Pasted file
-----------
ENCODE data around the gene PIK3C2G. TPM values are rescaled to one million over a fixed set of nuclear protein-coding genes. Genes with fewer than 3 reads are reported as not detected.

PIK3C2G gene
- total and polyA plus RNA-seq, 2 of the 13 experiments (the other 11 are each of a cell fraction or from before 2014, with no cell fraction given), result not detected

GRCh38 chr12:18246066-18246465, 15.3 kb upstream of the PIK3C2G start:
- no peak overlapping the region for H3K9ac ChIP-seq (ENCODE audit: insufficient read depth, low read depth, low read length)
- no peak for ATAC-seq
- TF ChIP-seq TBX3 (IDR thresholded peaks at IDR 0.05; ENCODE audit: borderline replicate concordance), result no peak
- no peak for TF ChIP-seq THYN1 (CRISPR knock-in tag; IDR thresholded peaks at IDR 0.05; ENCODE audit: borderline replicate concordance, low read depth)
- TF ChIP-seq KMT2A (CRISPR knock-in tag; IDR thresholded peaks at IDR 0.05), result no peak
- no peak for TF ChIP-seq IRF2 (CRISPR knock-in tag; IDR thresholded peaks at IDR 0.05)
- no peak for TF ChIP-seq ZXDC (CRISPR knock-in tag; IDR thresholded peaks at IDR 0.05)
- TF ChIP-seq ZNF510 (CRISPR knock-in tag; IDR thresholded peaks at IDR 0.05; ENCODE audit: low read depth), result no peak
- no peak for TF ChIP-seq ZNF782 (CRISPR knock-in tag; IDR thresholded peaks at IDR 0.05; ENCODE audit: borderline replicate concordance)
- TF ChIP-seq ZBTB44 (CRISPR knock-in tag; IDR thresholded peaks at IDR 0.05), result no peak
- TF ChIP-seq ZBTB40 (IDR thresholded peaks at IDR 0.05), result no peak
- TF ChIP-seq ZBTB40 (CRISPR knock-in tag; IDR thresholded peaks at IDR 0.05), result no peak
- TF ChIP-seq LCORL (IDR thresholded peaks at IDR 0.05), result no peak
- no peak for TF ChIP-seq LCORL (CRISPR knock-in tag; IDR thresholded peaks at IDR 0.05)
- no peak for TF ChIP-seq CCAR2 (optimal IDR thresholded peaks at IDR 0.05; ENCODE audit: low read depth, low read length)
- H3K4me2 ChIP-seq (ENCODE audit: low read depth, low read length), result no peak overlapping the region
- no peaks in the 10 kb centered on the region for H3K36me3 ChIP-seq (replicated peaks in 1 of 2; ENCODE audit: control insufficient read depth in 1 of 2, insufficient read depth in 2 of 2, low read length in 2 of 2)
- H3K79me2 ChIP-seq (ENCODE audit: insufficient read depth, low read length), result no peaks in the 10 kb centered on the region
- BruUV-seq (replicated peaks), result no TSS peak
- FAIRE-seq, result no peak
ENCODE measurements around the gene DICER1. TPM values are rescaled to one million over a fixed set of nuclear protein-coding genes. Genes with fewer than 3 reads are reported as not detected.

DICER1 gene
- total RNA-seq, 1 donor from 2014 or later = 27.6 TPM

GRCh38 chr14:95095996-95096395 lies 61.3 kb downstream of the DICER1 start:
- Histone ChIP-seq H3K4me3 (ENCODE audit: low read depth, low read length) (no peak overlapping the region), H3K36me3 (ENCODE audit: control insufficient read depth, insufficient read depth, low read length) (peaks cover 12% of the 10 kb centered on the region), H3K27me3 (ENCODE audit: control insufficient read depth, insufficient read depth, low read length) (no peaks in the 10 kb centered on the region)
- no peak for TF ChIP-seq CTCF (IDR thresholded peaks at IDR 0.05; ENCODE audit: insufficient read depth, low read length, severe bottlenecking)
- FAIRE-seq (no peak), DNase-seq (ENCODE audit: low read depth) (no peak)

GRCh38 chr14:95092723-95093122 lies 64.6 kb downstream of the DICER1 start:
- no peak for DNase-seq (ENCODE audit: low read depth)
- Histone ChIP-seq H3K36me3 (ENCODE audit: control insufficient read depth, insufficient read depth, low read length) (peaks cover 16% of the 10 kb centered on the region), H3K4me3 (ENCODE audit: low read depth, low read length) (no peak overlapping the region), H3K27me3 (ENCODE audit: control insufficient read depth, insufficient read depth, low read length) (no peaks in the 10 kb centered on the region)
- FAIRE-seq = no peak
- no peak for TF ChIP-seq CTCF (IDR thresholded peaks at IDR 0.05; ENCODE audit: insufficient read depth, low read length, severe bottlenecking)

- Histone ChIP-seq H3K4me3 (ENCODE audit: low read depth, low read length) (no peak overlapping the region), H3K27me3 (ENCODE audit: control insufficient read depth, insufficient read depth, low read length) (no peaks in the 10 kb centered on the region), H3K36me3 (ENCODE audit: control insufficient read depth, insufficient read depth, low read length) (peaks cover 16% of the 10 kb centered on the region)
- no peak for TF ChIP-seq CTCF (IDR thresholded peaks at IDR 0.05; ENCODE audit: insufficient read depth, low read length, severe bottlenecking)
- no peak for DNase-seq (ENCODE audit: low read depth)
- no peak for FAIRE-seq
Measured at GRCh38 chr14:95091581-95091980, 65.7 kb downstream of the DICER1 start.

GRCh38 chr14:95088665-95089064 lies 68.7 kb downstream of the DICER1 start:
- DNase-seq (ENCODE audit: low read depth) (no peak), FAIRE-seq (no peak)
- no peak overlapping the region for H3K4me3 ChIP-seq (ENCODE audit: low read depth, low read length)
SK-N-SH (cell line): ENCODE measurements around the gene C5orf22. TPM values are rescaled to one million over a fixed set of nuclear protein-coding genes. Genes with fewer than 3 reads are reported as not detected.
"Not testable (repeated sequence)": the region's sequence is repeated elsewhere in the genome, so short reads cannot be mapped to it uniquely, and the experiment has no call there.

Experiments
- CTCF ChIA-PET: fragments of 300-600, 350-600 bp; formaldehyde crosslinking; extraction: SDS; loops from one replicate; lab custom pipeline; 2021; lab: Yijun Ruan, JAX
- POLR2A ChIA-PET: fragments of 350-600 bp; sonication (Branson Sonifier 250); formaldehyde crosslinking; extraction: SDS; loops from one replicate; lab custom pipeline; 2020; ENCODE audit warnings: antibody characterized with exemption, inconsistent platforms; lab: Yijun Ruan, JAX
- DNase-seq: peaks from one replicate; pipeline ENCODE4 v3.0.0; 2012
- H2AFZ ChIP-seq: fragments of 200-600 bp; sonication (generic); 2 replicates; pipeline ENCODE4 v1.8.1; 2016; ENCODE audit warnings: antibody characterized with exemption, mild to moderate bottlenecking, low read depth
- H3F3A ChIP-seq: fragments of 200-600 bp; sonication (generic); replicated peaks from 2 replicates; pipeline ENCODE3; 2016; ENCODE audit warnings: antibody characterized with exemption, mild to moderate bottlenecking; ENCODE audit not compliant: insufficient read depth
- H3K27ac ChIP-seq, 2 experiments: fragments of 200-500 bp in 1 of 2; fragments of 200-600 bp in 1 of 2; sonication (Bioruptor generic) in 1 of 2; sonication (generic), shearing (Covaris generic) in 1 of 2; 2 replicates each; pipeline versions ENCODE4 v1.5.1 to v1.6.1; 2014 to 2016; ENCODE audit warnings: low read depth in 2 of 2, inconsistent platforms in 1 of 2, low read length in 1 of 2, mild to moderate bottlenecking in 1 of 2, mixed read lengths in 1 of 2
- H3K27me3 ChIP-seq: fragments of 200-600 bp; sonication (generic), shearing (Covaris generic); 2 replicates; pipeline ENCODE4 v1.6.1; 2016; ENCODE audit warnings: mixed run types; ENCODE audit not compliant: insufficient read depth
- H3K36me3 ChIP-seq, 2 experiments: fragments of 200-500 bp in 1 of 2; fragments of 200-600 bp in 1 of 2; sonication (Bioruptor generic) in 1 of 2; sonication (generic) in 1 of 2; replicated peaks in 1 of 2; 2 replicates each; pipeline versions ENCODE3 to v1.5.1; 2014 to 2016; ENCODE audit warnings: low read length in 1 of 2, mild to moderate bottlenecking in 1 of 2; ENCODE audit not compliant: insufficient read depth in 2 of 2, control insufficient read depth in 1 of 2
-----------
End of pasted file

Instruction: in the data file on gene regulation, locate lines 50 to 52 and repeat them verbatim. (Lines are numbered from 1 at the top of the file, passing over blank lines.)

- DNase-seq: peaks from one replicate; pipeline ENCODE4 v3.0.0; 2012
- H2AFZ ChIP-seq: fragments of 200-600 bp; sonication (generic); 2 replicates; pipeline ENCODE4 v1.8.1; 2016; ENCODE audit warnings: antibody characterized with exemption, mild to moderate bottlenecking, low read depth
- H3F3A ChIP-seq: fragments of 200-600 bp; sonication (generic); replicated peaks from 2 replicates; pipeline ENCODE3; 2016; ENCODE audit warnings: antibody characterized with exemption, mild to moderate bottlenecking; ENCODE audit not compliant: insufficient read depth